1.coming into view or notice; issuing.
2.emerging; rising from a liquid or other surrounding medium.
3.coming into existence, especially with political independence: the emergent nations of Africa.
4.arising casually or unexpectedly.
5.calling for immediate action; urgent.
I signed up for a professional development course offered by district called Emergent Literacy. I signed up for this course for 2 reasons: Required hours and interest in the subject. In reading the course description, I expected to gain some new knowledge of how to best work with my kinders and their varying levels of ability when it comes to reading. After my first class last week, I’m not sure this class is suited for me and my interests. However, I’ve decided to make the best of it – and share the best bits I read and hear with you!
First off – let’s look at the different levels of readers. There are varying descriptors of emergent readers out there.
I also like Reading A to Z’s descriptions of the levels:
For our first reading assignments, we were given 2 articles and 2 selections from the texts we are using.
My jury is still out on the books. What I can see so far is that they are good resources for teachers just starting out with guided reading groups in their classroom.
Best bits (From “Every Child, Everyday” by Richard Allington and Rachael Gabriel):
- Every child reads something he or she chooses. This is imperative. Student voice and choice, especially with reading can make or break a situation. Students read more, understand more, and are more likely to continue reading when they have a say in what they read.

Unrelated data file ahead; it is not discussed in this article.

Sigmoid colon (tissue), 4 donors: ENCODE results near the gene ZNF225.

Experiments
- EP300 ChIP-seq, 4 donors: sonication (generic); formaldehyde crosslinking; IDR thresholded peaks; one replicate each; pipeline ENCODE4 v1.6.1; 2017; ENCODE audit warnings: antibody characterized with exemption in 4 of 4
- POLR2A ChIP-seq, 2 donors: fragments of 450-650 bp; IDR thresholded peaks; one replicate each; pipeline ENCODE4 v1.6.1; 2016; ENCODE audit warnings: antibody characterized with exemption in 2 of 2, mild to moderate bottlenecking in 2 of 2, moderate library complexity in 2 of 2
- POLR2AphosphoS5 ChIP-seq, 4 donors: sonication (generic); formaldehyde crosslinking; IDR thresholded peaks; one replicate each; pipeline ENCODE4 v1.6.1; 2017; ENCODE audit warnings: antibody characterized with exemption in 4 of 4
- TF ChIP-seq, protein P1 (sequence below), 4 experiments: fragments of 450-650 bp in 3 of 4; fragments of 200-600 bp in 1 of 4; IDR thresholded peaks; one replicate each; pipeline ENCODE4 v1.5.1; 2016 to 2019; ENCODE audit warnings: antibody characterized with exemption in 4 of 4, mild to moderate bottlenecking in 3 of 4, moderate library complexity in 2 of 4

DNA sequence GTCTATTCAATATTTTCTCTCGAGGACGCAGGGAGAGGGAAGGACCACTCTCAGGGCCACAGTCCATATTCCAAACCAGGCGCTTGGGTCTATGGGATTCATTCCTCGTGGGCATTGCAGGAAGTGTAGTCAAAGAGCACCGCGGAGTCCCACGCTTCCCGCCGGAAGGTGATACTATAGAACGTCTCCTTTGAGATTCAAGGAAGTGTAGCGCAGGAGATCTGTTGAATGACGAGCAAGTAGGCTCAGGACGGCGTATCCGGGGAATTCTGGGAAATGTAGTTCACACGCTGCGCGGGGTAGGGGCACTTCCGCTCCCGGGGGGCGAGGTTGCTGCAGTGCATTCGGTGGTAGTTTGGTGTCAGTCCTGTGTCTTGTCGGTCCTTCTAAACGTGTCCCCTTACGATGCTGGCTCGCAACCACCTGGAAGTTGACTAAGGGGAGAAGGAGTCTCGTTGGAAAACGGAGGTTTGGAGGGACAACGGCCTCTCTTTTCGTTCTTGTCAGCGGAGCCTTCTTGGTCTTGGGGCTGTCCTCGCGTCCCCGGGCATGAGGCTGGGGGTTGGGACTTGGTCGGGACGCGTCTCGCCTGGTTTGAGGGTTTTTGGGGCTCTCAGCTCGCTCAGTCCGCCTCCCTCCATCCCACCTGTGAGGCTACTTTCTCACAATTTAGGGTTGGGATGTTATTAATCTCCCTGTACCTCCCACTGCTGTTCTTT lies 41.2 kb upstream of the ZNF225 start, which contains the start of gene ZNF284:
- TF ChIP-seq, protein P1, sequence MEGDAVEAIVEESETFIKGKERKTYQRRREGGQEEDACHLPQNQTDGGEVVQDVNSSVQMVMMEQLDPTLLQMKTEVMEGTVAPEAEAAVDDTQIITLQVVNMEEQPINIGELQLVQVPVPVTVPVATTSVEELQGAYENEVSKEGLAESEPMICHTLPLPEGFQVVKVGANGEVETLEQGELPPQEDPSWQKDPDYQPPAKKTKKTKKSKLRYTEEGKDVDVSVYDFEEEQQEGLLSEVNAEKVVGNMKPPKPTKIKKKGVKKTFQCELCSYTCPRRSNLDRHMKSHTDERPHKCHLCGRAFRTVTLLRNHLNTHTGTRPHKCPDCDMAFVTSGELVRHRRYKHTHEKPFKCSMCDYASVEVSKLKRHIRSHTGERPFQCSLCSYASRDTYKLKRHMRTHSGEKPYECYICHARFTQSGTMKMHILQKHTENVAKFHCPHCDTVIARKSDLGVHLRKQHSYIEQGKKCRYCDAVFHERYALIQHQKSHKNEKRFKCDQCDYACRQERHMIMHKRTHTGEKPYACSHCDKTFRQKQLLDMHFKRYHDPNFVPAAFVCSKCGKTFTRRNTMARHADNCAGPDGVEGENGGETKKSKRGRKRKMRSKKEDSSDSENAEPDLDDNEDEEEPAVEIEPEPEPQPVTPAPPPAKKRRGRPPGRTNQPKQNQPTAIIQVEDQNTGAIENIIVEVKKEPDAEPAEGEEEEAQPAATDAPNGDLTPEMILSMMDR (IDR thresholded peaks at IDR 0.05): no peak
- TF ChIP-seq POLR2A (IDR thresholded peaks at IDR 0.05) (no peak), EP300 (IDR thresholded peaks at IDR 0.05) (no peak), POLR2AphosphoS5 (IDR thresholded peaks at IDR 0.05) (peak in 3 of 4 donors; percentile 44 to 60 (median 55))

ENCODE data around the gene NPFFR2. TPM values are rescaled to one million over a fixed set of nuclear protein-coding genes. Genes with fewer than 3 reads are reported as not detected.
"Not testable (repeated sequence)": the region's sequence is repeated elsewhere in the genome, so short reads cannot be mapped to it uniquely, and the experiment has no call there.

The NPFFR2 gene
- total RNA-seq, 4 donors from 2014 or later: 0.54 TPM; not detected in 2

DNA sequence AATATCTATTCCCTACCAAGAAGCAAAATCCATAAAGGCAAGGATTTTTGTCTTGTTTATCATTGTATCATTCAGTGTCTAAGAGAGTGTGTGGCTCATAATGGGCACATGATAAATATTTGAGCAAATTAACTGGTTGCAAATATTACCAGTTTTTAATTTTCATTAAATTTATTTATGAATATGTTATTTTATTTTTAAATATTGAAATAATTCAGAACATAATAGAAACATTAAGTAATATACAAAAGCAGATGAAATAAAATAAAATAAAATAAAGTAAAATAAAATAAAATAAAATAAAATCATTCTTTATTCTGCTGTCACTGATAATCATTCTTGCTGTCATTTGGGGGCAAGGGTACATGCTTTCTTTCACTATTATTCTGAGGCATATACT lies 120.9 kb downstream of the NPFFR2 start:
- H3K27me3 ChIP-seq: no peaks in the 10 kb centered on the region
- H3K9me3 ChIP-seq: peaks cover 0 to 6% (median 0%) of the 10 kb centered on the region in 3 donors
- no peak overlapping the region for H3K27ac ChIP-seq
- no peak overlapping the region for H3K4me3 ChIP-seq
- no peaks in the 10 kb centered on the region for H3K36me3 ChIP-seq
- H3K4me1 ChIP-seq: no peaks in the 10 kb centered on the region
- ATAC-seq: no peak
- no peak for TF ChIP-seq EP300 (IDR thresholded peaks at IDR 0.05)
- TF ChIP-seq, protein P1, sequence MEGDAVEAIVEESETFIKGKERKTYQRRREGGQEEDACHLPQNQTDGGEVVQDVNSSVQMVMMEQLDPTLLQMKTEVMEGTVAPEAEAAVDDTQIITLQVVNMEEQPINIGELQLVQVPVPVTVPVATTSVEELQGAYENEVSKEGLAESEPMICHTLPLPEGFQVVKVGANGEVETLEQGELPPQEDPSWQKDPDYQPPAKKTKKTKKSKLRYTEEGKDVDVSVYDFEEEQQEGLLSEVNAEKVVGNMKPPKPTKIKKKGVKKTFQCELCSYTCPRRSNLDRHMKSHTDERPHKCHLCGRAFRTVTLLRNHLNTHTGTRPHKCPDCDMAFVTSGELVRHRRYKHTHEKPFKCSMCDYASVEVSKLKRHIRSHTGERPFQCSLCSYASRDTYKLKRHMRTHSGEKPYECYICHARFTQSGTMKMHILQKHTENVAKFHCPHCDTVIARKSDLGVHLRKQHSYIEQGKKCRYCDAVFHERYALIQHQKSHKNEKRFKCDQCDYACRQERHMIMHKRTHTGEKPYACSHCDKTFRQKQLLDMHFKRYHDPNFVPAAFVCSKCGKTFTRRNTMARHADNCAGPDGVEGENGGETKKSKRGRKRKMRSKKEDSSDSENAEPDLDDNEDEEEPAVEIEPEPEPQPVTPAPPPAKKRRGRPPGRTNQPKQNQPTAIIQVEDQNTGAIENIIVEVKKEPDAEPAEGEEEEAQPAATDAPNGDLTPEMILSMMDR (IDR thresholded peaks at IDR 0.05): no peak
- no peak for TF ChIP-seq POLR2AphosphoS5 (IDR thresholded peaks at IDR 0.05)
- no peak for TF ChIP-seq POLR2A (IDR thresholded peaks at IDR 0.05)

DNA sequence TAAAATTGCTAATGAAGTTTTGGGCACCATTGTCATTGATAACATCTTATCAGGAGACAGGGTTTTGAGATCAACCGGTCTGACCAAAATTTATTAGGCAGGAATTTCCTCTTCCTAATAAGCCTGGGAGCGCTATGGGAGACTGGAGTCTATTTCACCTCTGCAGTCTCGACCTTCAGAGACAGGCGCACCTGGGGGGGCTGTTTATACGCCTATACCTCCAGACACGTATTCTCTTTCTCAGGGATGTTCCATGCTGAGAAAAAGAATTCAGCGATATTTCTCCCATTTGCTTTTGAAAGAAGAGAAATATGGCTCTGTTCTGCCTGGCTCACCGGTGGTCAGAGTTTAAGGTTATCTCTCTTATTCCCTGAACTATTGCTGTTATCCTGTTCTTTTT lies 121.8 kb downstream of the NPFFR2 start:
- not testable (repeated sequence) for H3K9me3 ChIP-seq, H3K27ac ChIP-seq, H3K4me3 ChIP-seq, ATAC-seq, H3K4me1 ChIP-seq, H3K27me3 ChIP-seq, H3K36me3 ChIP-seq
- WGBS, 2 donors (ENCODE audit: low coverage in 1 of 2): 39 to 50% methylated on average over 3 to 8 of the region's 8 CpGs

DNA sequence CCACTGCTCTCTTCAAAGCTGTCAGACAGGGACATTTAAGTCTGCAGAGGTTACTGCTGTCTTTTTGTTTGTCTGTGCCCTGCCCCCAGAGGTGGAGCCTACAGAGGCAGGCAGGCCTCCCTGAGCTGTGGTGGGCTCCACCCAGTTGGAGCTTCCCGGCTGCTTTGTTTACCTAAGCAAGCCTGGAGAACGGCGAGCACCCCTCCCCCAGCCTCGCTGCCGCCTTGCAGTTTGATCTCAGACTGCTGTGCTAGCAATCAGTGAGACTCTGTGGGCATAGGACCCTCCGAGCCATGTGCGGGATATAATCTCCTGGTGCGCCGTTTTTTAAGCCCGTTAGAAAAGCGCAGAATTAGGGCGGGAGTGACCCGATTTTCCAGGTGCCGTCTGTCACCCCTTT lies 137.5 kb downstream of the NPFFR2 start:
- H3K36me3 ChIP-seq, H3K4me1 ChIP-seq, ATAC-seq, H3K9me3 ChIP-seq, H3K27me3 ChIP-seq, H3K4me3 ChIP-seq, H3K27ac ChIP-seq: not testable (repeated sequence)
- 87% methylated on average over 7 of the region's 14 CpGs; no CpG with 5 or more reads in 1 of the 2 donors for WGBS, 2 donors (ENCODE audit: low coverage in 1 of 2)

- Every child reads accurately. Students who read at 98 percent or higher accuracy or more are better able to accelerate their own reading. Students who are struggling with accuracy and fluency are at a disadvantage because they read less text and are less likely to understand what they read.
- Every child reads something he or she understands. Reading to understand is the main goal of reading. Struggling readers have difficulty with comprehension, but interventions are based on working with skills in isolation. Using remediation strategies with these students that have an emphasis on comprehension (reading and rereading of texts, etc) can actually change the structure of their brains, increasing reading ability.
- Every child writes about something personally meaningful. Reading equals writing. Writing gives students a different path to practice their reading skills and strategies in an authentic way. When a students care about the writing, they have to think about the best way to get their ideas across to someone reading their writing. This thought process helps them produce writing that they and someone else can comprehend.
- Every child talks with peers about reading and writing. Being able to talk about texts in a variety of settings can improve comprehension and engagement. Time to talk is often an underused tool for instruction. Your writing and reading centers do not necessarily need to be silent stations. Create spaces where students feel comfortable discussing what they are reading and writing. Shared reading and writing lends to this important type of discussion as well.
- Every child listens to a fluent adult read aloud. Listening to a fluent reader helps increase students’ own fluency and comprehension. Model, model, model – fluency, questioning, context clues, et al. Sadly, read aloud time in older grades is not as prevalent as with younger grades.